For those of you who are happily married, I certainly applaud you.  I commend couples like my parents who have been married for over 50 years and have weathered many storms and many heartaches.  I soooo wanted that for myself in my perfect world.  Now, though, I feel somewhat slighted that my parents made marriage look so easy.  It was obviously NOT easy for me.  It was the hardest thing I had ever done in my life.  I had failed as a wife. But as hard as marriage was, divorce was even more difficult.  I felt as though I was being forced to carry the burdensome cross of divorce after 14 years of marriage.  …………I can barely tolerate my own grief, and it is nothing compared to your pain, Lord. Forgive me, Jesus; I’m such a wimp but I don’t WANT TO SUFFER LIKE THIS!  Lord, Lord, I beg you!  Please take this divorce and this suffering away from me!   Yes, Jesus, I only think MY cross is too heavy to bear, but you are carrying that heavy cross for me.  FOR.ME.  You are already beaten, bleeding, with broken bones and fighting for every breath…yet you continue to carry that cross for me, and you still LOVE ME in spite of it. 

After 10 months of separation, our divorce was finally heard.  It was an extremely contentious time during those 10 months.  Despite having the “German Amazon” DNA from my dad’s side of the family, I lost 40 pounds.  I couldn’t eat.  I couldn’t sleep. I was emotionally and financially drained.  It was all I could do to take my kids to school, to go to work, to take my kids to their sports and to church. I had to fight off depression for the only time in my life.  Although I prayed a lot during my sleepless nights, I felt defeated.  I was embarrassed.  I continued to question God about what I had done wrong. My marriage was over.  My perfect life was done.  ………Lord Jesus, You were betrayed. Convicted to die. Beaten with whips. Spit upon. Laughed at and humiliated. You were stripped of your clothing. They broke your bones, they pierced your side with a sword, and they cast lots for your clothing.  They crucified you, Lord.…. I say “they”, Lord, but I did that to you, too. Yet you never quit. Your spirit was never broken. You died on that cross for those of us who convicted you and then killed you. You sacrificed your life for ME by freely accepting death on a cross and then being put in a tomb. ………I’m not good at this “redemptive suffering”, Lord. I didn’t sign up for this!  Dear sweet Jesus, I don’t want to feel this type of pain….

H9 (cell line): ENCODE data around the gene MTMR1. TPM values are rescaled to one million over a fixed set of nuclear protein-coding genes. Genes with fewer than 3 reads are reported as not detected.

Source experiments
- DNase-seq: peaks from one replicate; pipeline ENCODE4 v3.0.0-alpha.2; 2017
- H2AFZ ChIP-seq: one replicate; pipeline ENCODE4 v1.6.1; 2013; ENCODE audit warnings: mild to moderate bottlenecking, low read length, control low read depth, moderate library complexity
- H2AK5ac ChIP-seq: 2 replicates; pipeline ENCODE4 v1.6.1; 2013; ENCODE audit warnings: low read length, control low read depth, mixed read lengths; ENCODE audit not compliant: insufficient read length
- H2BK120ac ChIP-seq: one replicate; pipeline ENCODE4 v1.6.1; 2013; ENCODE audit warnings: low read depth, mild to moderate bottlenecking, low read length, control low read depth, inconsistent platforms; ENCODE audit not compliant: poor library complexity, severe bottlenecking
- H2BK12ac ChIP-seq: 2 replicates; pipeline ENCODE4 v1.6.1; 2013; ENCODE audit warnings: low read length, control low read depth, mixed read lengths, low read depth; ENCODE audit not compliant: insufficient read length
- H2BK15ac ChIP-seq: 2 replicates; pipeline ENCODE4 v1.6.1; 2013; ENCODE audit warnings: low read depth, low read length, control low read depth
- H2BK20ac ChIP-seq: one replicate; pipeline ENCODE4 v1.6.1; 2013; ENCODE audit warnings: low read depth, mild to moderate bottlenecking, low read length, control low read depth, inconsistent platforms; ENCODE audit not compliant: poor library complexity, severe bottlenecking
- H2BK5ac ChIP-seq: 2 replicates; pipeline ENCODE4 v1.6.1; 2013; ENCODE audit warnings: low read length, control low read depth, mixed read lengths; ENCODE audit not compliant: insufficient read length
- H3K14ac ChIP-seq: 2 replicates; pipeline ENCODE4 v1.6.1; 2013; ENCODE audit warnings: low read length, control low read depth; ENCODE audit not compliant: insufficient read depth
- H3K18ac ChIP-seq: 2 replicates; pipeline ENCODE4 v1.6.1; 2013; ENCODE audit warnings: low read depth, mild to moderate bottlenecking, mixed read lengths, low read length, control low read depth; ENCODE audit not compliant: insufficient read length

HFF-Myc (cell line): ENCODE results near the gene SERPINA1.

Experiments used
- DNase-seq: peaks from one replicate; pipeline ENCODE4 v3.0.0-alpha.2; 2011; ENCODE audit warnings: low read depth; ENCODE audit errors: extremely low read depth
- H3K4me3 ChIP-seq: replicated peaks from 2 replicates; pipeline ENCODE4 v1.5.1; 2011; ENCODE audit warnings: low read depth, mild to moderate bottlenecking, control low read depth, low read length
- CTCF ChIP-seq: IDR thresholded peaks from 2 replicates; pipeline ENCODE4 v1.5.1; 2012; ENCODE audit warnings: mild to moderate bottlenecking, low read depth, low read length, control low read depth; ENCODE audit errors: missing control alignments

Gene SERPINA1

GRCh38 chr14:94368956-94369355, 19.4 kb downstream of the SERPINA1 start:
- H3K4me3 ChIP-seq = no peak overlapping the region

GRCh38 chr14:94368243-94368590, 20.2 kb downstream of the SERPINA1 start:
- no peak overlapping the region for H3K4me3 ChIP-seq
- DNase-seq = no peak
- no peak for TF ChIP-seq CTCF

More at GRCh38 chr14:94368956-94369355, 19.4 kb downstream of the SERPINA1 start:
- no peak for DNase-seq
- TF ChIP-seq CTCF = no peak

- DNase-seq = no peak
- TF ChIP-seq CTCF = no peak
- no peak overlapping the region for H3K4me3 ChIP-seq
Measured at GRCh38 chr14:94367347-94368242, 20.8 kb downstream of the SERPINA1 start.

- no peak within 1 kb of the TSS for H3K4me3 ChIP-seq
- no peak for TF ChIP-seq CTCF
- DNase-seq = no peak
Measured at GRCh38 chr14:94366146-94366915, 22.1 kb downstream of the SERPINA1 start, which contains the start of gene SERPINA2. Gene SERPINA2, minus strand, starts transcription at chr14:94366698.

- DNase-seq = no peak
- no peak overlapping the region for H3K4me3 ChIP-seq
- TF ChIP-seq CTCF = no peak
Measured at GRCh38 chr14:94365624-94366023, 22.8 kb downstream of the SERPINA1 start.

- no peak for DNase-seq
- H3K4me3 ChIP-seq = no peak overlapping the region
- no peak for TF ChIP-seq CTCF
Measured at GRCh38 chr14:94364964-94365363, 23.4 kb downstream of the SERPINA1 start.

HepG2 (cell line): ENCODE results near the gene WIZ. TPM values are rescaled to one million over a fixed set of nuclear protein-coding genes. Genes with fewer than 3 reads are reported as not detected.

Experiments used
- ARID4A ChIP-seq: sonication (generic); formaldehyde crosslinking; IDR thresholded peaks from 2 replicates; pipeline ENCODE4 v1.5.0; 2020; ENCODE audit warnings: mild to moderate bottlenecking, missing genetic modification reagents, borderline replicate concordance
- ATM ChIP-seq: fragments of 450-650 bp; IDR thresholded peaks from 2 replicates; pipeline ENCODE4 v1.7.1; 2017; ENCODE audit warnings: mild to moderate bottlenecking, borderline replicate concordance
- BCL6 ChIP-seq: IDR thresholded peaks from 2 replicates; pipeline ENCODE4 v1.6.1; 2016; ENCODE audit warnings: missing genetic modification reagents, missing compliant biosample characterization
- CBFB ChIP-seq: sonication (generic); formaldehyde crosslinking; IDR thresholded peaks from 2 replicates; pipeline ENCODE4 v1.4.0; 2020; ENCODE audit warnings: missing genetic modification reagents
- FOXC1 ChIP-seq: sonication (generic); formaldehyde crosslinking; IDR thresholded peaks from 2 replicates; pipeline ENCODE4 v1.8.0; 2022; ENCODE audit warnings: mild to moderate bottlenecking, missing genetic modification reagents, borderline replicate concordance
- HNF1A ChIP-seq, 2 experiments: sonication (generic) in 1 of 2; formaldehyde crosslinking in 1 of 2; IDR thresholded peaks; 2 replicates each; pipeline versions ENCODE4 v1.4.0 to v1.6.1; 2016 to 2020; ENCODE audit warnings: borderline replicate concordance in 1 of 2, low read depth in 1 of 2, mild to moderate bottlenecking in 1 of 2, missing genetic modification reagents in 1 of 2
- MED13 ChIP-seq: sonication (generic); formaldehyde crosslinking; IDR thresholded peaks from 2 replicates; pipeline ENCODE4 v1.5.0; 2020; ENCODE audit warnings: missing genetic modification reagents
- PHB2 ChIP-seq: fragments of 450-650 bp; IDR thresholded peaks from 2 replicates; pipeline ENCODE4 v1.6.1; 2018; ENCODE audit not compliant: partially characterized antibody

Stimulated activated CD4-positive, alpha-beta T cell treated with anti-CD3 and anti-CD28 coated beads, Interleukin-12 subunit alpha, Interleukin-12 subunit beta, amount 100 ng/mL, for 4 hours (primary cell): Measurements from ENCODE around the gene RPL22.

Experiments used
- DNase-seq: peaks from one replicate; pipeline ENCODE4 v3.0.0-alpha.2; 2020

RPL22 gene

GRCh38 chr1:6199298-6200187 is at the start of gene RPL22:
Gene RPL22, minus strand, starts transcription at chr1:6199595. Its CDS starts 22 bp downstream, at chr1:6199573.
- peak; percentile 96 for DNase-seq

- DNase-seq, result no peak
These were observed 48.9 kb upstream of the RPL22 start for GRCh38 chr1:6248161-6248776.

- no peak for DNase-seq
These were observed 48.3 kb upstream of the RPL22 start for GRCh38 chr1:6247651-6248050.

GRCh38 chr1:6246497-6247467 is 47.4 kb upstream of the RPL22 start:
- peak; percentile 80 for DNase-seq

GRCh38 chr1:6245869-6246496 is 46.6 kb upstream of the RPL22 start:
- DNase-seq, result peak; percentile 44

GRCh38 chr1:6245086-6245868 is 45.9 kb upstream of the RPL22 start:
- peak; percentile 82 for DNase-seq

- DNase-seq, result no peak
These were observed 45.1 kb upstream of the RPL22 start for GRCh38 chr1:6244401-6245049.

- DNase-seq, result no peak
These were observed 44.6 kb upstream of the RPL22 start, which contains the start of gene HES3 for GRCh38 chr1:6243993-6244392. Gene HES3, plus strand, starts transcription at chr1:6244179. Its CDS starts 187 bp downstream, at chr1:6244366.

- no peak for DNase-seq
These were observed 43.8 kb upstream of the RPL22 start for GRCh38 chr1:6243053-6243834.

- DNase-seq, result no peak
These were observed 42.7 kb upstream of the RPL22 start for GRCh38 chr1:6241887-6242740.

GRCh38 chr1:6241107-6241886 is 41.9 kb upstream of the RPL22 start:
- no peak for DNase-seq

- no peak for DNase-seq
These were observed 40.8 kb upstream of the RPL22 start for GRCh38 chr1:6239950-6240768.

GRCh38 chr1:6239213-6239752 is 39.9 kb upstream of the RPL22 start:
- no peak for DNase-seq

And so, I was divorced.  My marriage was over.  I was a single mom.  A divorced Catholic. These were the LAST things I ever wanted.  Being from my small town where marriages lasted forever, I thought I was immune to infidelity and divorce.  This was NOT part of my perfect world….